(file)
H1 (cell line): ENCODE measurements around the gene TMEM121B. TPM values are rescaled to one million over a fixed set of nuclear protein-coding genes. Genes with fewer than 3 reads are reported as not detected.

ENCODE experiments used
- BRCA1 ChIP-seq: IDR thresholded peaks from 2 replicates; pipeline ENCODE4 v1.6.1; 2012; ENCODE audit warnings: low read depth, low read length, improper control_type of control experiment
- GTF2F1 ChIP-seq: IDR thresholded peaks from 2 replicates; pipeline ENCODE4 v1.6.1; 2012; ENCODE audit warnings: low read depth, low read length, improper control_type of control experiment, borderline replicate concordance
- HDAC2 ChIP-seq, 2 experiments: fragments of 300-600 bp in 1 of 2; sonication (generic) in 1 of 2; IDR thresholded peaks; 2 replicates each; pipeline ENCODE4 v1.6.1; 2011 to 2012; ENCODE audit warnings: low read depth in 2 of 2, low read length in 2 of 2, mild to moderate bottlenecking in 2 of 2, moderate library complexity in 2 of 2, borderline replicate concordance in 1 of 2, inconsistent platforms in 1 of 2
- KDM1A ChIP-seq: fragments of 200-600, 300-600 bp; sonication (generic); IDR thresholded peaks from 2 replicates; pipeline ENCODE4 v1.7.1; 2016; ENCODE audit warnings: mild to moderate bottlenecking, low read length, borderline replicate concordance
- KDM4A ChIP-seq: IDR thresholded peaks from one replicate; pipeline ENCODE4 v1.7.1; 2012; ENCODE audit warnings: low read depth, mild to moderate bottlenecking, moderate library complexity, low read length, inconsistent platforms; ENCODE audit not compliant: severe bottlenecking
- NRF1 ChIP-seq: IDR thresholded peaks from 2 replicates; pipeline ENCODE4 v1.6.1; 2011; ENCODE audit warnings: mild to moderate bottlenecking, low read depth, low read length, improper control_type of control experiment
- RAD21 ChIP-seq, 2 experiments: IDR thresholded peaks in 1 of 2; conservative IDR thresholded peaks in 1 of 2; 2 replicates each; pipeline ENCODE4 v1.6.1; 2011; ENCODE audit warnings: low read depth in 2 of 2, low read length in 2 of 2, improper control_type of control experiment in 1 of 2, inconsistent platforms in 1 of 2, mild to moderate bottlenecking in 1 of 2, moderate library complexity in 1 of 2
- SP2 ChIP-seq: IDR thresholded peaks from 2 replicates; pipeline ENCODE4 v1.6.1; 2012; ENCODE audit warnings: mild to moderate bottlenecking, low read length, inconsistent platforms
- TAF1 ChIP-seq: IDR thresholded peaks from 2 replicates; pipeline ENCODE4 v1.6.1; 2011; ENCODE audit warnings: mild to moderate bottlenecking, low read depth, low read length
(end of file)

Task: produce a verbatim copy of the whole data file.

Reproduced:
H1 (cell line): ENCODE measurements around the gene TMEM121B. TPM values are rescaled to one million over a fixed set of nuclear protein-coding genes. Genes with fewer than 3 reads are reported as not detected.

ENCODE experiments used
- BRCA1 ChIP-seq: IDR thresholded peaks from 2 replicates; pipeline ENCODE4 v1.6.1; 2012; ENCODE audit warnings: low read depth, low read length, improper control_type of control experiment
- GTF2F1 ChIP-seq: IDR thresholded peaks from 2 replicates; pipeline ENCODE4 v1.6.1; 2012; ENCODE audit warnings: low read depth, low read length, improper control_type of control experiment, borderline replicate concordance
- HDAC2 ChIP-seq, 2 experiments: fragments of 300-600 bp in 1 of 2; sonication (generic) in 1 of 2; IDR thresholded peaks; 2 replicates each; pipeline ENCODE4 v1.6.1; 2011 to 2012; ENCODE audit warnings: low read depth in 2 of 2, low read length in 2 of 2, mild to moderate bottlenecking in 2 of 2, moderate library complexity in 2 of 2, borderline replicate concordance in 1 of 2, inconsistent platforms in 1 of 2
- KDM1A ChIP-seq: fragments of 200-600, 300-600 bp; sonication (generic); IDR thresholded peaks from 2 replicates; pipeline ENCODE4 v1.7.1; 2016; ENCODE audit warnings: mild to moderate bottlenecking, low read length, borderline replicate concordance
- KDM4A ChIP-seq: IDR thresholded peaks from one replicate; pipeline ENCODE4 v1.7.1; 2012; ENCODE audit warnings: low read depth, mild to moderate bottlenecking, moderate library complexity, low read length, inconsistent platforms; ENCODE audit not compliant: severe bottlenecking
- NRF1 ChIP-seq: IDR thresholded peaks from 2 replicates; pipeline ENCODE4 v1.6.1; 2011; ENCODE audit warnings: mild to moderate bottlenecking, low read depth, low read length, improper control_type of control experiment
- RAD21 ChIP-seq, 2 experiments: IDR thresholded peaks in 1 of 2; conservative IDR thresholded peaks in 1 of 2; 2 replicates each; pipeline ENCODE4 v1.6.1; 2011; ENCODE audit warnings: low read depth in 2 of 2, low read length in 2 of 2, improper control_type of control experiment in 1 of 2, inconsistent platforms in 1 of 2, mild to moderate bottlenecking in 1 of 2, moderate library complexity in 1 of 2
- SP2 ChIP-seq: IDR thresholded peaks from 2 replicates; pipeline ENCODE4 v1.6.1; 2012; ENCODE audit warnings: mild to moderate bottlenecking, low read length, inconsistent platforms
- TAF1 ChIP-seq: IDR thresholded peaks from 2 replicates; pipeline ENCODE4 v1.6.1; 2011; ENCODE audit warnings: mild to moderate bottlenecking, low read depth, low read length